WASHINGTON — If dealers take advantage of disruption in the financial markets to manipulate prices of municipal securities, they will be violating federal law, the Municipal Securities Rulemaking Board warned Monday.
In addition, most issuers have a contractual obligation to submit material event notices to EMMA if their ratings change, the board said in a two-page statement posted on its website. The board also issued a two-page notice to members.
“Dealers cannot ever take advantage of investors and should be extra vigilant, especially during times of market disruption,” MSRB executive director Lynnette Hotchkiss said in a statement. “The prices of municipal securities transactions must be fair and reasonable, and dealers cannot trade at off-market prices.”
The board’s warning comes on the heels of a decision by Standard & Poor’s late Friday to reduce the sovereign debt rating of the United States to AA-plus from AAA. Moody’s Investors Service and Fitch Ratings have maintained the U.S. government’s bond rating at triple-A.
A spokesperson for the Securities and Exchange Commission, Kevin Callahan, declined immediate comment on the downgrade.
On Capitol Hill, the chairman of the Senate Banking Committee criticized the rating agency’s move, saying Treasury debt remained a “safe haven” during economic uncertainty.
“This irresponsible move by S&P may, however, have spillover effects that tax the American people by increasing interest rates on home loans, credit cards, and car loans, and by increasing the cost of finance for some state and local governments,” Sen. Tim Johnson, D-S.D., said in a statement.
The MSRB said in its member notice the board had observed “no unusual municipal market activity” to date. Rather, the board said, it issued a reminder about its investor protection rules due to “continuing uncertainty” about possible downgrades for state and local governments and “the potential impact of such ratings actions on the municipal securities market.”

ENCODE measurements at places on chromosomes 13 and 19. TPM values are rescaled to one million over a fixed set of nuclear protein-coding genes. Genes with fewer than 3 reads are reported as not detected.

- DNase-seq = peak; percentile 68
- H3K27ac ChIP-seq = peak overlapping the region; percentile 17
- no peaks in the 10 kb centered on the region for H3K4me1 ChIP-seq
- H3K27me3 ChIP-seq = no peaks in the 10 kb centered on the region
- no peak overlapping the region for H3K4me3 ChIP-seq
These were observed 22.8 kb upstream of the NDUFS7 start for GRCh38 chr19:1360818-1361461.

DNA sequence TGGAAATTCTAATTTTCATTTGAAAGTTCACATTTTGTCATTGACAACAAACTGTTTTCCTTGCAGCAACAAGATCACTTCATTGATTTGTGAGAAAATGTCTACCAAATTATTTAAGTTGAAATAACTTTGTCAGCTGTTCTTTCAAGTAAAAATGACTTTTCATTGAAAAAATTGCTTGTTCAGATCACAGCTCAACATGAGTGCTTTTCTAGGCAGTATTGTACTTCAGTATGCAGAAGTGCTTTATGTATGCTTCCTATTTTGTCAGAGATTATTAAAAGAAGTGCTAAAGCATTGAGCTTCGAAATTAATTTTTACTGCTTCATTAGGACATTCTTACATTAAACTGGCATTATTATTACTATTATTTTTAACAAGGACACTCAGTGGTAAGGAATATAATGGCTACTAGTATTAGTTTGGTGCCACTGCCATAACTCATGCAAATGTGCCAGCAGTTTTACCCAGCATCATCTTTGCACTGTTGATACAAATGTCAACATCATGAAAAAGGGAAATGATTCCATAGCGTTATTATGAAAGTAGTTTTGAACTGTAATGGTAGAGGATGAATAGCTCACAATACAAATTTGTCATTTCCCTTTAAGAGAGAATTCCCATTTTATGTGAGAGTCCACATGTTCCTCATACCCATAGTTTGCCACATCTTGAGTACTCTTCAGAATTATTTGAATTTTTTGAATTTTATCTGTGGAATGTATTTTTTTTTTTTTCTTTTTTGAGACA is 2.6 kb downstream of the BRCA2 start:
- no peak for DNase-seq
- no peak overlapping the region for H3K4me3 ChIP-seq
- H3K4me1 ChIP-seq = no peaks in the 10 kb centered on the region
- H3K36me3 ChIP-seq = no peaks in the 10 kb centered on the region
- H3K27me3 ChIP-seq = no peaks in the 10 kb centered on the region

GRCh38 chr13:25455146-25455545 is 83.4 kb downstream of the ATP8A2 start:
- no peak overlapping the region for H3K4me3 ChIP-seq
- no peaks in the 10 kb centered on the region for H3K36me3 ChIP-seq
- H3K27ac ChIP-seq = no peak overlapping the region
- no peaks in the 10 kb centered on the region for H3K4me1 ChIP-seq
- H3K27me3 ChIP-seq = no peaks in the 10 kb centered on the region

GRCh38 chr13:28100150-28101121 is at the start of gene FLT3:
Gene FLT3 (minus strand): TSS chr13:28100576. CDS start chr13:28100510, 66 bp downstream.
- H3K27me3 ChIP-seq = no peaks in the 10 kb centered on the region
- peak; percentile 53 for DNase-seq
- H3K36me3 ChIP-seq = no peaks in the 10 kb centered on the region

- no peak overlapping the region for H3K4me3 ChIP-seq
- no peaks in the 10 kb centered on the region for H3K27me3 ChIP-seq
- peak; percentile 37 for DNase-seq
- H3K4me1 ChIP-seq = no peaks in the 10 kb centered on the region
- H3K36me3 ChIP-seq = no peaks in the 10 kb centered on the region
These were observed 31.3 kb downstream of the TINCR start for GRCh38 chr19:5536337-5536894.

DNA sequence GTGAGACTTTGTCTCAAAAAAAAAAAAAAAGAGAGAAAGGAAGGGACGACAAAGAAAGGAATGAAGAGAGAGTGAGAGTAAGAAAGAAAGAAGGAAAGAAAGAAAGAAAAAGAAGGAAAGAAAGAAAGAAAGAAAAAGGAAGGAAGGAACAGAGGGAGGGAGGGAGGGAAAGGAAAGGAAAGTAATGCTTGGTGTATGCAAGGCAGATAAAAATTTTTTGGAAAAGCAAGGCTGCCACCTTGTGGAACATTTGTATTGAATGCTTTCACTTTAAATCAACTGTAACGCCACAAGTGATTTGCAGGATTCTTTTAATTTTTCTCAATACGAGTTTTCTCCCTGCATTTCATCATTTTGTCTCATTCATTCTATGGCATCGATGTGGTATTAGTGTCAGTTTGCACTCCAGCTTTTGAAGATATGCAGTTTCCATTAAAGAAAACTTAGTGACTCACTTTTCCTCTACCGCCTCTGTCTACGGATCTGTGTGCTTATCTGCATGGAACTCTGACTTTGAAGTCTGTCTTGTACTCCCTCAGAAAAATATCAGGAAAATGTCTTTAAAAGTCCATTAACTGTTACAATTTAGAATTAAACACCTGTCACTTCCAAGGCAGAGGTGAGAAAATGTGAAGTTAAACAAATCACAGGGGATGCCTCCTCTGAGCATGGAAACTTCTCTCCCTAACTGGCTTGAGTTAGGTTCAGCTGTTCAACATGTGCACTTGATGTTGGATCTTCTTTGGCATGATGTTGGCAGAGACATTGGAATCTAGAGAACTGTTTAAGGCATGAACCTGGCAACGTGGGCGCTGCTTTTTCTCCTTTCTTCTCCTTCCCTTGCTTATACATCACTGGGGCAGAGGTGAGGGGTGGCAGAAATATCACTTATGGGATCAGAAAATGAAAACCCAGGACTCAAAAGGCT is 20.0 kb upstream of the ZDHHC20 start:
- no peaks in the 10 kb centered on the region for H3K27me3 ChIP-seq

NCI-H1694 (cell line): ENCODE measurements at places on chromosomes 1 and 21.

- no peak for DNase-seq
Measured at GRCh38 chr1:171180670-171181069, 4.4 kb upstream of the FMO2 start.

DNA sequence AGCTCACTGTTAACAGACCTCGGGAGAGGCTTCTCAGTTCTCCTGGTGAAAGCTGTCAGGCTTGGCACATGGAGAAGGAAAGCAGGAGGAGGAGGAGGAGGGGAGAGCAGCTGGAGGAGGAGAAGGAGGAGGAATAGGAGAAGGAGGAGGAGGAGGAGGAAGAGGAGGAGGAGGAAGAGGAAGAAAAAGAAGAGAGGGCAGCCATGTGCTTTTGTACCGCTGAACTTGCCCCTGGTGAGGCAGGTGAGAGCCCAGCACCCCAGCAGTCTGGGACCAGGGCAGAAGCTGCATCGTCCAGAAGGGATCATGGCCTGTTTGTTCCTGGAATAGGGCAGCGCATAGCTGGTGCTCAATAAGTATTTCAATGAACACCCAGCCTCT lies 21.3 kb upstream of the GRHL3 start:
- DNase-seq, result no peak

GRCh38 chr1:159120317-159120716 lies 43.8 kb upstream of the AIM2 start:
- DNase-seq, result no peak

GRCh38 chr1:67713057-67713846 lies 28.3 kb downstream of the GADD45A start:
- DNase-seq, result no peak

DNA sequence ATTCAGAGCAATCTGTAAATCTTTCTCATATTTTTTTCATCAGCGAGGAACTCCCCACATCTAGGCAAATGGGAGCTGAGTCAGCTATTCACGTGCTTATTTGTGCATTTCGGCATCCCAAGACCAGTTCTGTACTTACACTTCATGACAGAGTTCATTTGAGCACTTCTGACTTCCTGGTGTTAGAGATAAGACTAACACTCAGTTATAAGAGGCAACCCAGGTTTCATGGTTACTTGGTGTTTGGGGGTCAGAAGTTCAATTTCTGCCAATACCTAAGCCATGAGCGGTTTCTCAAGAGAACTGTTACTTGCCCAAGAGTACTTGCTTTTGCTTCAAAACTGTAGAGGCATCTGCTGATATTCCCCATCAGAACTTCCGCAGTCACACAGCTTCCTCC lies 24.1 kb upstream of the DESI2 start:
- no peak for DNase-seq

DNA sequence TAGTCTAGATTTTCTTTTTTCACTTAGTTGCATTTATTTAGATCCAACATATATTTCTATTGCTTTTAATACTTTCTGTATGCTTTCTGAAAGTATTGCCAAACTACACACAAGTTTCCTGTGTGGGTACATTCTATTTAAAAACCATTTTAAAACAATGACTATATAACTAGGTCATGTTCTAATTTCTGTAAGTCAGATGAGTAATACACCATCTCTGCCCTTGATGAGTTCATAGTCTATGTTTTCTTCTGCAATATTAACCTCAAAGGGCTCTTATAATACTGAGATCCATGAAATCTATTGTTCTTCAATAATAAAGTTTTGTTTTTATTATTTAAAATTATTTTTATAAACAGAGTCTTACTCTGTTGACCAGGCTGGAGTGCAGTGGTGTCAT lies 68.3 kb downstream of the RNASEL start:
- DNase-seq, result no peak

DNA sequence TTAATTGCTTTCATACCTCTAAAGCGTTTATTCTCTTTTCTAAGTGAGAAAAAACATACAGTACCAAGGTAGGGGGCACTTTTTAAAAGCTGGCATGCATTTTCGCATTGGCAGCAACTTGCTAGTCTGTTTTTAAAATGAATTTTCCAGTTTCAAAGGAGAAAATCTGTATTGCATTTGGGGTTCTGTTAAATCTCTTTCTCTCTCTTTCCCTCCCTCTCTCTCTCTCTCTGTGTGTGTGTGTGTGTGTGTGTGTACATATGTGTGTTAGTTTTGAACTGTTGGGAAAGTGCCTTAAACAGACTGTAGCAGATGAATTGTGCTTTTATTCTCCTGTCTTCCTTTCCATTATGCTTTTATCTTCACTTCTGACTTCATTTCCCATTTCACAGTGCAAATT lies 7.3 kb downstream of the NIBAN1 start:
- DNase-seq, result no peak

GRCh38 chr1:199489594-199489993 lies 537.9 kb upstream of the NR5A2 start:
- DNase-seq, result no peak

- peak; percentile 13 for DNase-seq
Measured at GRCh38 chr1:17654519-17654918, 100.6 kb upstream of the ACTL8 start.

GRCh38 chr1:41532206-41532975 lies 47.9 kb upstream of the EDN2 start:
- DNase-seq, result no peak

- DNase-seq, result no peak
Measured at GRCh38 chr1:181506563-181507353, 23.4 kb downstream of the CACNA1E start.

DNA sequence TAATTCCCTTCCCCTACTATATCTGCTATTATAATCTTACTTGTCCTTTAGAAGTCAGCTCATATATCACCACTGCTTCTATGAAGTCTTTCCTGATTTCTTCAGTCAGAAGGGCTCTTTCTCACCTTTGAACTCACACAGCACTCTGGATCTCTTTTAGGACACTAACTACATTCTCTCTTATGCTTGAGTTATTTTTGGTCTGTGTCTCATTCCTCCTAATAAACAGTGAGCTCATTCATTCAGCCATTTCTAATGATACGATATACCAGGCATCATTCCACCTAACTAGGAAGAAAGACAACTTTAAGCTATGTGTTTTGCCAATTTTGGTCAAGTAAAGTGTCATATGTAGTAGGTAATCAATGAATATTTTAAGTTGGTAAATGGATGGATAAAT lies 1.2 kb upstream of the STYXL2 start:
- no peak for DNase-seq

Specifically, the board said, if it became aware of allegations that any dealer had attempted to take advantage of clients by trading munis at unfair or unreasonable prices, it would “notify the appropriate enforcement agencies and, if the allegations are true, recommend severe sanctions.”
Municipalities with a large population of federal employees or that rely significantly on federal government funding might be affected by the U.S. downgrade, the board noted.
Standard & Poor’s also said that pre-refunded munis may be affected as funds held in escrow to pay the principal and interest on such bonds are typically invested in Treasuries.
The MSRB lacks enforcement authority over its rules, including Rule G-17 on fair dealing. The Financial Industry Regulatory Authority handles enforcement of the board’s rules.
A market participant said it was fair for the board to remind dealers about their muni pricing obligations.
“But hopefully, people would know that stuff anyway,” said Robert Doty, president of American Governmental Financial Services Co. in Sacramento.
Bond lawyers, meanwhile, said market participants are grappling with the meaning of the Standard & Poor’s downgrade and how it might affect them.
“People are trying to figure out who’s heard what,” said William Hirata, a partner at Parker Poe Adams & Bernstein LLP in Charlotte.
Another bond attorney said some issuers are assessing their continuing disclosure obligations, in light of Standard & Poor’s move.
“I do think that some people were anticipating and were already considering the potential of this and preparing accordingly,” said Paul Maco, a partner at Vinson & Elkins LLP in Washington.
And the National Association of Bond Lawyers is working on advice to members, said John McNally, a partner at Hawkins, Delafield & Wood LLP in Washington.
In a one-page client advisory issued Monday, Hawkins said SEC Rule 15c2-12, as amended last year, requires state and local government issuers to file a material event notice with EMMA for any rating changes, without determining whether such a change is material. “The rule as amended deems such changes to be material,” the Hawkins advisory said.
A change in outlook without a rating change does not require a filing, the advisory said.